Solving the Bench Problem

It’s no secret that the Brewers’ bench is bad, and that sort of thing is exposed when you have to play a getaway day doubleheader. Most of us knew the bench would be looking thin to start the year when Jonathan Lucroy and Corey Hart started the season on the disabled list, but the problem is starting to get some national attention.

If you missed it last week, Ben Lindbergh of Baseball Prospectus took a look at Milwaukee’s bench and didn’t mince words, saying “despite coming into the season with a strong case for the pole position in the NL Central, the 2011 Brewers are the undisputed kings of ‘Wait, he’s in the majors?'”

Considering the Brewers just finished a series against a Washington squad that featured, among others, Ivan Rodriguez, Alex Cora, and Jerry Hairston, Jr., that’s saying a lot. The most frustrating thing about the lack of depth on the Brewers’ bench, though — at least when it comes to offensive side of things — is that it’s almost completely by choice.

While guys like Erick Almonte and Mark Kotsay are struggling to justify their spots on the 25-man roster, Mat Gamel and Brandon Boggs are raking to start the year in Nashville. Yet Kotsay is going to keep his roster spot for much of the season (if not all of it) because he’s a nice guy that Ron Roenicke likes and someone who’s been around for ages…nevermind the fact that he can’t hit anymore and can barely move around enough to play right field. Almonte made the team almost solely based on the fact that he hit well in spring training, and the fact that he’s a rare right-handed bat off the bench makes it seem like he’s safe for the time being, too.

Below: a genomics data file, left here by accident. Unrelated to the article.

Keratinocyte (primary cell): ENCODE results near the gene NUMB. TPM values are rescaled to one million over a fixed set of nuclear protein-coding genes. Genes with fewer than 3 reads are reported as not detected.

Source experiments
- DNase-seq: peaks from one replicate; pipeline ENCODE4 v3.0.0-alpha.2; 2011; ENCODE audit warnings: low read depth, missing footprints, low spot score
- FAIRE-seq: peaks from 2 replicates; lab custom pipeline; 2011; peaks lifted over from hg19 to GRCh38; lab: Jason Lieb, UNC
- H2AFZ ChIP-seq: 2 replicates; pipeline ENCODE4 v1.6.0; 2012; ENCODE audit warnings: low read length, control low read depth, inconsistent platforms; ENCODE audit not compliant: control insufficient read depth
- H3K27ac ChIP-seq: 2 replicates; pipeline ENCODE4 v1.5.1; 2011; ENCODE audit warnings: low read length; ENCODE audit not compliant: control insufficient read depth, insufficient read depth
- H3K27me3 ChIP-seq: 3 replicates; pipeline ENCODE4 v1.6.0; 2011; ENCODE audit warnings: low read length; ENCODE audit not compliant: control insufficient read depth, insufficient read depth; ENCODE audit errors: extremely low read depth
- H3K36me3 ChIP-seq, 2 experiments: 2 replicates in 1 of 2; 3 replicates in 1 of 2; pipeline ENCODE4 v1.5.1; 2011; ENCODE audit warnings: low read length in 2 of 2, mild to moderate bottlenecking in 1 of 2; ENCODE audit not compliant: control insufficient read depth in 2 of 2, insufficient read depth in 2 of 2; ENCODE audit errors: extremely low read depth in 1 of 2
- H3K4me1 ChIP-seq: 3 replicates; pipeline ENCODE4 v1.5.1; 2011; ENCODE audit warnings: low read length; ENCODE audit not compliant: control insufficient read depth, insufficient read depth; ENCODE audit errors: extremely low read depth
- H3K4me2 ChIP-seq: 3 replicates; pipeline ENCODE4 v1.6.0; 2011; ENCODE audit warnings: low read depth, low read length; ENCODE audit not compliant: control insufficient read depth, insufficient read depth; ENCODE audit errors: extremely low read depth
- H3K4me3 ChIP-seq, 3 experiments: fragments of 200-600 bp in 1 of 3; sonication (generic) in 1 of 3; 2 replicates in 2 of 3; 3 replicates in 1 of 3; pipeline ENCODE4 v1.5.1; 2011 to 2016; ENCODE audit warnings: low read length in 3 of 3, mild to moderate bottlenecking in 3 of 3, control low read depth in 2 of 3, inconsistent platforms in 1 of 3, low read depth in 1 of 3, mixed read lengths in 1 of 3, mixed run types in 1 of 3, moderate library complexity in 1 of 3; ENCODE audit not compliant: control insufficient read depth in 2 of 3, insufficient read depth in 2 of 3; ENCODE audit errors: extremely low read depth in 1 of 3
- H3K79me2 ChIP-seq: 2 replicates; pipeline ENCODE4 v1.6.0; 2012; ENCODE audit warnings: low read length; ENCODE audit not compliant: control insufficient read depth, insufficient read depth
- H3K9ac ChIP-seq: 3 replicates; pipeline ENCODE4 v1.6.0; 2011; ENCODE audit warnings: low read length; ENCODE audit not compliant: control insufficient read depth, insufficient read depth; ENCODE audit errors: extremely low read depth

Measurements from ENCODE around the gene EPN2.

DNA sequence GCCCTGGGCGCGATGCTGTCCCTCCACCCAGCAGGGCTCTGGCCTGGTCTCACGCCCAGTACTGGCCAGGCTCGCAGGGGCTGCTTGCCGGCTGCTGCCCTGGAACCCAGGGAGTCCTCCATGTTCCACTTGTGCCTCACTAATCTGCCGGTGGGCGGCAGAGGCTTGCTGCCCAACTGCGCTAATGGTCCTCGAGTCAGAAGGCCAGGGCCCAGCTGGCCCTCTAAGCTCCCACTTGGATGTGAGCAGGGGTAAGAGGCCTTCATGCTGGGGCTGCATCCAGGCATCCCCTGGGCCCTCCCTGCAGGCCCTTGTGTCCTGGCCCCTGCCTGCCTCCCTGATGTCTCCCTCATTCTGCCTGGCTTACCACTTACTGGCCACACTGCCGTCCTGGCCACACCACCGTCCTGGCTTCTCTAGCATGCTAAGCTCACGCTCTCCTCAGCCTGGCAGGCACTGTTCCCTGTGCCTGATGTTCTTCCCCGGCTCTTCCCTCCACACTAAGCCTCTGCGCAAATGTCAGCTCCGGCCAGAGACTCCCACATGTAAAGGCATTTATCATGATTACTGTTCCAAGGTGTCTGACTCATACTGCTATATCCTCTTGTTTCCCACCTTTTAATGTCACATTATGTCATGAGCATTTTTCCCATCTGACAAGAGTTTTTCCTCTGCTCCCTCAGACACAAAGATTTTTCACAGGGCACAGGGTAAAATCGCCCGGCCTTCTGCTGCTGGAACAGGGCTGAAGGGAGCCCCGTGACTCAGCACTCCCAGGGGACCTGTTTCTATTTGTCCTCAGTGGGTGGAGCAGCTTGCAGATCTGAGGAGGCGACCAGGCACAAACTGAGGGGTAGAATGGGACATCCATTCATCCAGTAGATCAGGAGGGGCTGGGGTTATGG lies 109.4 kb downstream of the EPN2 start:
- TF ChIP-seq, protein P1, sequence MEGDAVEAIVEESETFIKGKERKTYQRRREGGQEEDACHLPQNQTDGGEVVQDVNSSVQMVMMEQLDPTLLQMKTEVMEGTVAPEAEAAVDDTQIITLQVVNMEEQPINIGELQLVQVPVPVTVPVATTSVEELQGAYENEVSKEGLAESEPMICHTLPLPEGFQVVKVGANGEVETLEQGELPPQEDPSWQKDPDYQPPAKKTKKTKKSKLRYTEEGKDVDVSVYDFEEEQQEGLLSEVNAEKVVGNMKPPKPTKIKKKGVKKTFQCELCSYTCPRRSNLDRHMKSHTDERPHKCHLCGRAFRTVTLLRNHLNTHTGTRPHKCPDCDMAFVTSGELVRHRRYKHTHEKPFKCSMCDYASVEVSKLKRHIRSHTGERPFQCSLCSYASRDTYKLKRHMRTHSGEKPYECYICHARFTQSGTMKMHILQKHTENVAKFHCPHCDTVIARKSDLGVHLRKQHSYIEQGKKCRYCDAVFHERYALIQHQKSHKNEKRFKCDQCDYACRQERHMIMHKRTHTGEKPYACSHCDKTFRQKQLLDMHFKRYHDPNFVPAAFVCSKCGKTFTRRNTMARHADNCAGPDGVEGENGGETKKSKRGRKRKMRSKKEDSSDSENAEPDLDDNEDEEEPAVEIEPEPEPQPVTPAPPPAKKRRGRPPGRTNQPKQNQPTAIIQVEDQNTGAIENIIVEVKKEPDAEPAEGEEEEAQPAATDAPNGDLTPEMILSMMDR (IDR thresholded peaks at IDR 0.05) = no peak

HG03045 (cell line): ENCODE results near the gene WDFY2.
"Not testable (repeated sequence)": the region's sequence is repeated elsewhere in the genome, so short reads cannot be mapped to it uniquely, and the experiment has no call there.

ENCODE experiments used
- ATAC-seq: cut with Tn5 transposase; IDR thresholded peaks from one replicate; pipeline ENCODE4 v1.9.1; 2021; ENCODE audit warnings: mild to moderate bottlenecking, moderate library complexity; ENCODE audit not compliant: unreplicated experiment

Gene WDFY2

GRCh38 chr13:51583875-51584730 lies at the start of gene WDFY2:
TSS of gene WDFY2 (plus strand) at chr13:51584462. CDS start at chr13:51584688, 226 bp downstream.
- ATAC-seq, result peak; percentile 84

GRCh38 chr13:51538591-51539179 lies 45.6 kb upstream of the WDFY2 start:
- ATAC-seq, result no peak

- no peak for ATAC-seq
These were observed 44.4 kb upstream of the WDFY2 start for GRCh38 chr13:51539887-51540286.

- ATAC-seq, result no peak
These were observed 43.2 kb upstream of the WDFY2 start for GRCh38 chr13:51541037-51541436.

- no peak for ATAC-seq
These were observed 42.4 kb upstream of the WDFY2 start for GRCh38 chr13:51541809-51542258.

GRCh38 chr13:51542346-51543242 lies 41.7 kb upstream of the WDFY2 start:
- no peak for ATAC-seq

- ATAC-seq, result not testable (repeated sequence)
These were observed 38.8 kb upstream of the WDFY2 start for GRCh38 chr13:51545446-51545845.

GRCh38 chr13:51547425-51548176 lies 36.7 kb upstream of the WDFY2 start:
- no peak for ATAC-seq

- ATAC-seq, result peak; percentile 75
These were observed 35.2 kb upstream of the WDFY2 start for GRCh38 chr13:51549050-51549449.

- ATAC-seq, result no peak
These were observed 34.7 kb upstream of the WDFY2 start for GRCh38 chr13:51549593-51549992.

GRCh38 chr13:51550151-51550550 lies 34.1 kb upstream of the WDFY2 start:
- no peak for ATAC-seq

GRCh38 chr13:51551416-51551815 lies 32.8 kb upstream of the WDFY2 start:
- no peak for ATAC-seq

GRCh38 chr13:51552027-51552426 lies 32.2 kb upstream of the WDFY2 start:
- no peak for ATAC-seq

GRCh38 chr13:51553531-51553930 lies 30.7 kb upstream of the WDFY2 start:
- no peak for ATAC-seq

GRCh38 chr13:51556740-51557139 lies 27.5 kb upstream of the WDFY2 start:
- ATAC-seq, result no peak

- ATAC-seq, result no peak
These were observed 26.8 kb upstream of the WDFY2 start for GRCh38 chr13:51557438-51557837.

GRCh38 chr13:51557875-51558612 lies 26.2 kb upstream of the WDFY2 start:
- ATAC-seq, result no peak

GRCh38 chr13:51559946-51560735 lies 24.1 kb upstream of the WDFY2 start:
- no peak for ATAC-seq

The Brewers are in a bit of a pickle because they want to contend this year, but they don’t want to further stunt the development of Gamel, who could use the defensive reps at first base. But if they wanted to fix some of the offensive deficiencies of the bench, they’d have him on the big league roster right now, taking Kotsay’s place as a 1B/RF type that can’t really play either position. At least Gamel would give the team a prayer when it comes to late-inning offense, even if he still has a bit of a hole in his swing.

The most puzzling part of this bench mess, though, is still the reluctance to put Boggs on the roster. He’s solid defensively. He’s a patient hitter at the plate with a good amount of power. He’s a switch hitter. Doesn’t that just about sound like the perfect reserve outfielder to you? Yet not only was he placed behind Kotsay and Almonte on the depth chart, but Jeremy Reed also finished ahead of him and the team risked losing him through waivers. It’s something that didn’t make sense at the time, and considering what we’ve seen over the past few weeks, makes even less sense now.

Watching Almonte make a fool of himself in right all weekend in Washington and Kotsay constantly ground out weakly to second base is already hard enough to watch. It’s downright irritating when you think about just how fixable this all is. Almonte shouldn’t be playing for a major league team, let alone starting out of position for one hoping to make a playoff run or getting late-inning pinch-hit ABs.

At least the problem is easily fixable, though, and that’s why it’s too early to get too worked up about the weekend sweep in Washington. It’s not like they lack options. They’re just refusing to think about using them at this point. It’s frustrating, but it could be worse.

Quantcast